News & Current Affairs

September 9, 2008

Declaring love boosts sex appeal

Declaring love boosts sex appeal

attraction

The secret to successful flirting is letting someone know how you feel

Telling someone you fancy ‘I really like you’ could make him or her find you more attractive, research suggests.

Making eye contact and smiling have a similar effect, says Aberdeen University psychologist Dr Ben Jones.

His study, involving 230 men and women, found such social cues – which signal how much others fancy you – play a crucial role in attraction.

The work will appear in Psychological Science and will be presented at the BA Festival of Science in Liverpool.

Romantic success

Dr Jones said singletons could use his findings to help prevent wasting time chatting up people who were clearly not interested.

“Combining information about others’ physical beauty with information about how attracted they appear to be to you allows you to allocate your social effort efficiently,” he said.

In other words, avoid wasting time on attractive individuals who appear unlikely to reciprocate.

Maybe one of the ways you learn your level of attractiveness is through how other people behave towards you
Dr Lynda Boothroyd, a psychologist at the University of Durham

In the study, 230 men and women were asked to look at flash cards picturing a face with different expressions – making eye contact or not and smiling or not.

The volunteers were then asked to rate how attractive the faces were.

The preference for the attractive face was much stronger when people were judging those faces that were looking at them and smiling.

Dr Lynda Boothroyd, a psychologist at the University of Durham, said: “We like it when attractive people seem to be behaving positively towards us.

“And we seem to end up with people who are on our level in terms of attractiveness.

“Maybe one of the ways you learn your level of attractiveness is through how other people behave towards you.”


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September 7, 2008

Vein tubes ‘fitted needlessly’

Vein tubes ‘fitted needlessly’

Cannula being inserted in order to take blood

Cannulas are used to help take blood and to give drugs and fluids

A third of patients have unnecessary tubes inserted into veins when they are in hospital, pharmacists have warned.

Researchers from Aberdeen’s Robert Gordon University said this needlessly exposed them to serious complications, such as infections and blood clots.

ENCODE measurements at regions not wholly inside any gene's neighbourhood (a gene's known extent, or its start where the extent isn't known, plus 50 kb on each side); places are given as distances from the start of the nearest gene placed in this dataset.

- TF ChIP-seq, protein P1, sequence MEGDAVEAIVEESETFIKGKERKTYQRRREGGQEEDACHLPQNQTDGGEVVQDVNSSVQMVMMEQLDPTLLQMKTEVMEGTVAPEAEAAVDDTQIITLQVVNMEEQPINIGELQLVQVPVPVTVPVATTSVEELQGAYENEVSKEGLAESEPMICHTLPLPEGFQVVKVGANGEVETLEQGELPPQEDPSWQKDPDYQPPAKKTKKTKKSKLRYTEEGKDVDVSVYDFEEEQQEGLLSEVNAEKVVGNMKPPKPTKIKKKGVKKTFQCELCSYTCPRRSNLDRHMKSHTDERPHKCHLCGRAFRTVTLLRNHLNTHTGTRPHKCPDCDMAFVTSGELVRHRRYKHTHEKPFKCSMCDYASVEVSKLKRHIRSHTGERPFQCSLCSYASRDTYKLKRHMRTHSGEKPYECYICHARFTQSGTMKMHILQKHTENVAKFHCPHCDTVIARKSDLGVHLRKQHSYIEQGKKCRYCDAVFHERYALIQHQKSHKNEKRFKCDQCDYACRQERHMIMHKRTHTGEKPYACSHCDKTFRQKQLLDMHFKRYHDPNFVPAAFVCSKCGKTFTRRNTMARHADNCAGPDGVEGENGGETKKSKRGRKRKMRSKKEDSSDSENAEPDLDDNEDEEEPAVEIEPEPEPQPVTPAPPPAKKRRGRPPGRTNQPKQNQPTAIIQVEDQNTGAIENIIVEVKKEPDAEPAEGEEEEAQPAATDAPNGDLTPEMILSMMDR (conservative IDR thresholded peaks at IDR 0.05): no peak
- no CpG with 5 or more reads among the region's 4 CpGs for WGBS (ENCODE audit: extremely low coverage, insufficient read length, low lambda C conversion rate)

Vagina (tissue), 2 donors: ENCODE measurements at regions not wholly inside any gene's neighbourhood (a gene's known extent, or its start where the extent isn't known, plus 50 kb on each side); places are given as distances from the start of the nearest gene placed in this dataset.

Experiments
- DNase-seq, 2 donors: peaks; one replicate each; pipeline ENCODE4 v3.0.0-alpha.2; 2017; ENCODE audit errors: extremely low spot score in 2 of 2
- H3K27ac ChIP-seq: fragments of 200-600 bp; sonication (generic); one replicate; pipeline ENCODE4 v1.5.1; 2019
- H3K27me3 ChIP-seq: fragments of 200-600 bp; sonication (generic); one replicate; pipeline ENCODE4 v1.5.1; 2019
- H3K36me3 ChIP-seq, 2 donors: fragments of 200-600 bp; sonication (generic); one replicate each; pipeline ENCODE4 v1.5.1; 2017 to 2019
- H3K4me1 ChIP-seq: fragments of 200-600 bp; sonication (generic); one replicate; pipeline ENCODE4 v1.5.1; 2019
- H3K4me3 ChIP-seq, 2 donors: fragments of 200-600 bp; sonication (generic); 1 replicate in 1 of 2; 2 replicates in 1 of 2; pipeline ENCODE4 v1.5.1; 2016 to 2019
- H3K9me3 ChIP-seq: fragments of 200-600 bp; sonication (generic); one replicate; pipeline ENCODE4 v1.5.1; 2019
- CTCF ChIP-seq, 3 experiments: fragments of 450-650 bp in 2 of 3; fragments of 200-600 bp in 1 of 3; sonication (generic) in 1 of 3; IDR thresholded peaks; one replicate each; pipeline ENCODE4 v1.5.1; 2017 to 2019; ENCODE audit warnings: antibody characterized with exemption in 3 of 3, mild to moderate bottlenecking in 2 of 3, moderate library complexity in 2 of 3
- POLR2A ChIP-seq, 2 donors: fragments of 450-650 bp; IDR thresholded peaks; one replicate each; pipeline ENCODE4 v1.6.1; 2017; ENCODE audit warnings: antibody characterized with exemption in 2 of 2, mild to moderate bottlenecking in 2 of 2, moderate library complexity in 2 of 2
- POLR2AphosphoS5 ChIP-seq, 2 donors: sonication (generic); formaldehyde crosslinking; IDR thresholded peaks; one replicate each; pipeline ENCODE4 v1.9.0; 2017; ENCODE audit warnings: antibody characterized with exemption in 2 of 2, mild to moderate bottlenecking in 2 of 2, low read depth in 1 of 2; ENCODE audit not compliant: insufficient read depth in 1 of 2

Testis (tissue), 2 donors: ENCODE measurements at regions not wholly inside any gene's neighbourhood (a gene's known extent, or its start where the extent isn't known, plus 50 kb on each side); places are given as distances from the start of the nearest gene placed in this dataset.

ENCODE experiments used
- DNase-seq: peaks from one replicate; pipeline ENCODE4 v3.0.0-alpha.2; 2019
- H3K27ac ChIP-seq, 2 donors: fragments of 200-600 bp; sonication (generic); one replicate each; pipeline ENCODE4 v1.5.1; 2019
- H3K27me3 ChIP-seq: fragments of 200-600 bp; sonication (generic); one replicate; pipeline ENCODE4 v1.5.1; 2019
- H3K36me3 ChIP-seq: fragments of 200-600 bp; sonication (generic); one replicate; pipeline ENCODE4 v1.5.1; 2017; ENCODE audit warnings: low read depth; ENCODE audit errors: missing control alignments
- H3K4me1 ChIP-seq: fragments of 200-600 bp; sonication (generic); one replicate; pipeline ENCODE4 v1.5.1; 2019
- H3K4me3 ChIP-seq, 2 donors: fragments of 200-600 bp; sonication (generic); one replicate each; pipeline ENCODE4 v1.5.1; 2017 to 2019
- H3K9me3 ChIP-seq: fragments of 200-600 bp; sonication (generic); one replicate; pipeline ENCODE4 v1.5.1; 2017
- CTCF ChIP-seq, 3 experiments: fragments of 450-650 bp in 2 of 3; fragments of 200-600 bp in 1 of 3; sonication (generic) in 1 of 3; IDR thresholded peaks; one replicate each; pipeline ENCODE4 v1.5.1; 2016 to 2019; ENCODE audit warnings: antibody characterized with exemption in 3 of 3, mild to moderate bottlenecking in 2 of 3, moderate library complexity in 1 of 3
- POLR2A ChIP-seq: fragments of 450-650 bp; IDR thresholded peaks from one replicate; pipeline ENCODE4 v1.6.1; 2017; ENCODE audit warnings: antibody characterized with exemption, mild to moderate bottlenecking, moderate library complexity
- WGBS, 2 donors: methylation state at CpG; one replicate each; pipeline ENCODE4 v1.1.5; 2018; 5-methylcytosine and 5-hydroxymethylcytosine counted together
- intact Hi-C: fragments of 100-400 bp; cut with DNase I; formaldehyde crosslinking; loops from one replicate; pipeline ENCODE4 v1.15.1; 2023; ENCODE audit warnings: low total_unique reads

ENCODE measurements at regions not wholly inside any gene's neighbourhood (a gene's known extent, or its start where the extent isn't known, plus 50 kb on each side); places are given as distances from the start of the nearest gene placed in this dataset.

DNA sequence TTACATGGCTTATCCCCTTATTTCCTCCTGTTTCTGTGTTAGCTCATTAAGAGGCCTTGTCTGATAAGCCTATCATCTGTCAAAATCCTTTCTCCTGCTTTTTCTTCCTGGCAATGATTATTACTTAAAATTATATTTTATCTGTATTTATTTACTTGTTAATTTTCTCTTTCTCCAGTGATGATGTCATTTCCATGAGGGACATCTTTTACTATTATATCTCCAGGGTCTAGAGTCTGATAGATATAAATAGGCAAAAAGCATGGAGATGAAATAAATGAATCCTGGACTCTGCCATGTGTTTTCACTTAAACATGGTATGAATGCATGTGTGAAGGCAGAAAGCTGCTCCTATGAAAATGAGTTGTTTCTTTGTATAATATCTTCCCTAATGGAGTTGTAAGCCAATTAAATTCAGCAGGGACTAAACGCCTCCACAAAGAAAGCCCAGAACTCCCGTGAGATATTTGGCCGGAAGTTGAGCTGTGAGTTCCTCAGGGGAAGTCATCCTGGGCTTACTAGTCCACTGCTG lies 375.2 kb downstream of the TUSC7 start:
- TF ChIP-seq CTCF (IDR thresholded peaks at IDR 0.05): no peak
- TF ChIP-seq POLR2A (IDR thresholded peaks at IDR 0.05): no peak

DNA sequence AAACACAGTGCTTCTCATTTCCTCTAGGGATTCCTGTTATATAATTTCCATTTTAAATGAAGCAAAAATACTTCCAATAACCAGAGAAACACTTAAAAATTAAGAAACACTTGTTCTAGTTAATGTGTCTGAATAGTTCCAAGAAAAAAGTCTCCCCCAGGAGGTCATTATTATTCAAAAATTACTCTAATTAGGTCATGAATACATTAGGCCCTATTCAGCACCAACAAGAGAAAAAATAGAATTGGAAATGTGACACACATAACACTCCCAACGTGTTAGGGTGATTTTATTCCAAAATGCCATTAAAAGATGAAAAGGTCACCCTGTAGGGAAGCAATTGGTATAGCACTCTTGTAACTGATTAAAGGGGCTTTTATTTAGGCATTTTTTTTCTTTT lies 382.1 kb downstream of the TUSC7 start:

Just under 350 patients were studied over six weeks, the majority of whom had the tubes, called cannulas, fitted.

An A&E expert recognized cannulas should be used less frequently and for shorter periods.

It’s entirely reasonable to look at their use
Dr Martin Shalley, emergency medicine consultant

The study was presented to the British Pharmaceutical Conference in Manchester.

Cannulas – hollow plastic tubes with a needle at the tip which cost around £1.70 each – are used to give medication and fluids to people who cannot swallow because they are unconscious or being given nil by mouth, and it has been estimated that around 80% of hospital patients have them fitted.

Drugs may also be more easily absorbed if given this way.

But potential complications include problems with veins (phlebitis), drugs leaking into tissues around the site of the tube, serious infection and blood clots.

‘Common practice’

Of the patients studied – who were all treated in the acute medical assessment unit of Aberdeen Royal Infirmary, 91% of patients had a cannula inserted. But 28% of the tubes were never used.

The researchers also found that in 71% of patient records there was no documentation of a cannula being inserted, while in 57% there was no documentation of it being removed.

Four patients had developed blood poisoning, which infection control specialists said was likely to be linked to the cannula.

The researchers, led by Dr Yash Kumarasamy, said that in many UK hospitals, it has become common practice to insert an intravenous cannula when the patient is admitted, irrespective of need.

He said: “We would like to see the introduction of a formal procedure under which hospital pharmacists review patients and their medications and make recommendations to the treatment team about whether or not a cannula is needed.”

Dr Martin Shalley, a former president of the British Association of Emergency Medicine, agreed there had been an over-reliance on cannula use.

He said many trusts had policies saying cannulas had to be removed after 72 hours

“It used to be a knee-jerk response to insert a cannula – but we now recognise there’s a need to think if fitting one is a benefit for that patient.

“It’s entirely reasonable to look at their use. That’s the case in A&E medicine and across acute medicine too.”

And Dr Shalley said he thought the level of use of cannulas had increased the level of hospital-acquired infections such as MRSA.

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